11:35 a.m.

York Centre Ontario

Liberal

Art Eggleton LiberalMinister of National Defence

Mr. Speaker, as I have said many times before, of course there are options that are being prepared in that regard. No decision has been made on any specific element of the Canadian Forces. Indeed, the United States has not made a decision on what is totally needed and what it would request of Canada or other countries.

Certainly we are working out a wide range of options that could be used in terms of support.

TerrorismOral Question Period

11:35 a.m.

Canadian Alliance

James Moore Canadian Alliance Port Moody—Coquitlam—Port Coquitlam, BC

Mr. Speaker, yesterday in the House I asked the Minister of Transport whether he could confirm a Sun media report that knives and box cutters were found aboard a Toronto-New York carrier flight the same day terrorists hijacked four planes with the same weapons and crashed three of them into buildings in the United States.

The minister told me to check my facts and that is exactly what I am trying to do. I am seeking the information directly from the person who should know whether or not this happened.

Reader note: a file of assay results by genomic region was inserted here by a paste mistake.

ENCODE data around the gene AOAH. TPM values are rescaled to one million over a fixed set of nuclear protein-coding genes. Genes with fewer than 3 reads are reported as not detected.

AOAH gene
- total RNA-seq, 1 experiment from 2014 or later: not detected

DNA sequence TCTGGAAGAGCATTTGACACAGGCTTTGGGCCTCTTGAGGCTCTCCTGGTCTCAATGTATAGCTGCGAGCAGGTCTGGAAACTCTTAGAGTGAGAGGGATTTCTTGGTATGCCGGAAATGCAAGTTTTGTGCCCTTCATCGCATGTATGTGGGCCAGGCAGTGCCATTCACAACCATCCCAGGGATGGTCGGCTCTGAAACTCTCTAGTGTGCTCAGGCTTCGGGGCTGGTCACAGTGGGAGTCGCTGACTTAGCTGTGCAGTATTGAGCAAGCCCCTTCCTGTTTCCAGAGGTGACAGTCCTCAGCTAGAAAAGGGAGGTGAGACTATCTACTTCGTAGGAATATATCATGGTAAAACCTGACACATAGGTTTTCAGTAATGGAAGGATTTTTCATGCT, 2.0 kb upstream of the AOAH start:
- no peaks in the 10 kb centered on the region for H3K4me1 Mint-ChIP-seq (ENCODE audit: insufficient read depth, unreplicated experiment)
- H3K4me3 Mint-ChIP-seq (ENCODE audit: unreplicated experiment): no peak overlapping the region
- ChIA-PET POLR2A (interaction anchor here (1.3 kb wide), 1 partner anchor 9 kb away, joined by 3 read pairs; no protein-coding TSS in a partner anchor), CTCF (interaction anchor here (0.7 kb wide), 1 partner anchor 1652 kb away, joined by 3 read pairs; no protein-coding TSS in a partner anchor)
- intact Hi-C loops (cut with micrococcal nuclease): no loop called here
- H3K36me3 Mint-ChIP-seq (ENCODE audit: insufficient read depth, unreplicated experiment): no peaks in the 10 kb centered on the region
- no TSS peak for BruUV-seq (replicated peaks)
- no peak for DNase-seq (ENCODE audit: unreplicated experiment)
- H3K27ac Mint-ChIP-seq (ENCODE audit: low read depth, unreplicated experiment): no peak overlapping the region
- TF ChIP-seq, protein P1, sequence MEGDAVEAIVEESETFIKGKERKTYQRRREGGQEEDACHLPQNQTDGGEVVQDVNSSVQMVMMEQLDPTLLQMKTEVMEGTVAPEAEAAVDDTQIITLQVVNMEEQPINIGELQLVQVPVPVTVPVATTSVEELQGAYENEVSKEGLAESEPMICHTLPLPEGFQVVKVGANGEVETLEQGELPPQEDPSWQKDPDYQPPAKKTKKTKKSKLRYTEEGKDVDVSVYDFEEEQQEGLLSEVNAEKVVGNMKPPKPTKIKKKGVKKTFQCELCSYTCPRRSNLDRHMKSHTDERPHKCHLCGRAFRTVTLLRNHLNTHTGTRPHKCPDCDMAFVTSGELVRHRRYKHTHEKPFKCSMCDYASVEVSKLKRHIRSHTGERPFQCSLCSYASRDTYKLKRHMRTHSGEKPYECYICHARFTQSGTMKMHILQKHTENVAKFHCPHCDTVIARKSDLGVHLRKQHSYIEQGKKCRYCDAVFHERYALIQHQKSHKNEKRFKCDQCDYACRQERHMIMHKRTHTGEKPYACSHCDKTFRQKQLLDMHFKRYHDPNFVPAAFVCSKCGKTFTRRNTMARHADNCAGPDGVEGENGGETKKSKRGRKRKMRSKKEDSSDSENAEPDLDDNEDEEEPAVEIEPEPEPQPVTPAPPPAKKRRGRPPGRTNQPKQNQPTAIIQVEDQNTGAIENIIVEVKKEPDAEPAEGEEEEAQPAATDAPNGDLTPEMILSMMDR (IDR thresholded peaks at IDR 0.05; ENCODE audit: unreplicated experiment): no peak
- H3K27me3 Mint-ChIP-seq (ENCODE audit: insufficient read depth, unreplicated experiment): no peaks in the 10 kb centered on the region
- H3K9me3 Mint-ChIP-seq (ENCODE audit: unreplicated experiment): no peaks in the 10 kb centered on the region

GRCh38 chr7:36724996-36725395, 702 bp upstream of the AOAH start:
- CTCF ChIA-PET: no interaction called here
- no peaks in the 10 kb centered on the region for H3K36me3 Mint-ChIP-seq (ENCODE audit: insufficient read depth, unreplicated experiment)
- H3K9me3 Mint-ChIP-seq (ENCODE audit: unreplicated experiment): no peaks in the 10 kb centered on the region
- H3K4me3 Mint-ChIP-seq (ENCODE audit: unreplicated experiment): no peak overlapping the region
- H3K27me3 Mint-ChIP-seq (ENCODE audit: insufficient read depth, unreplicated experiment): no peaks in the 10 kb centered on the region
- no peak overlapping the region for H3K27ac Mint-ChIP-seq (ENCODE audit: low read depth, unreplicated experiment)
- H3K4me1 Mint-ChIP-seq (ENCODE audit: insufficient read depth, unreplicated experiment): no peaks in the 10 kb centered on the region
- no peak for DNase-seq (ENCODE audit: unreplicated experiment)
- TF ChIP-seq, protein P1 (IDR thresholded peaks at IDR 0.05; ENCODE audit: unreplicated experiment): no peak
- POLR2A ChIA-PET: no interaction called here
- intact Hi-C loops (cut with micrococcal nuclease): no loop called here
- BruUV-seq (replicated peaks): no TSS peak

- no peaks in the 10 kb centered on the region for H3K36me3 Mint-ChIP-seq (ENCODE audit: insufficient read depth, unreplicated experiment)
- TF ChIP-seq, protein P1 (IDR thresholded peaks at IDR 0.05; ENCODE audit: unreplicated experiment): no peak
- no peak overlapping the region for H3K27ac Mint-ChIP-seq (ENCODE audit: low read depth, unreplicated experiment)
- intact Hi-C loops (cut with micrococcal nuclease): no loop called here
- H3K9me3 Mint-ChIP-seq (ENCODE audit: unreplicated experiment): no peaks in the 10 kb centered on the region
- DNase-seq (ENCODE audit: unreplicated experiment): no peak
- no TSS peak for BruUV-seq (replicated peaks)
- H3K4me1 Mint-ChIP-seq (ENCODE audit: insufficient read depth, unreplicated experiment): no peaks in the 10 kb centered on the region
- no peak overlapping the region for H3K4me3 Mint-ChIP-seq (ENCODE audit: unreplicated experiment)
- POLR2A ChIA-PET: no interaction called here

I ask the question again. Could the minister confirm that those weapons were found on planes that left the Canadian airport?

TerrorismOral Question Period

11:35 a.m.

Don Valley East Ontario

Liberal

David Collenette LiberalMinister of Transport

Mr. Speaker, before September 11 security was rigorous both at airports and onboard planes. Certainly after that time things have been tightened up considerably.

We do not talk about specific planes or specific incidences of security for obvious reasons. However, I wish to say that the hon. member does not have his facts correct.

TerrorismOral Question Period

11:35 a.m.

Canadian Alliance

James Moore Canadian Alliance Port Moody—Coquitlam—Port Coquitlam, BC

Mr. Speaker, since the minister is not giving any facts it is awfully hard for Canadians to piece the puzzle together.

This week we have seen very little action from the Minister of Transport to improve air security. He asked airlines to lock the cockpit doors but most of them were already doing that. He was asked to provide air marshals by Air Canada and he refused, even though he is considering a $3 billion to $4 billion bailout of Air Canada.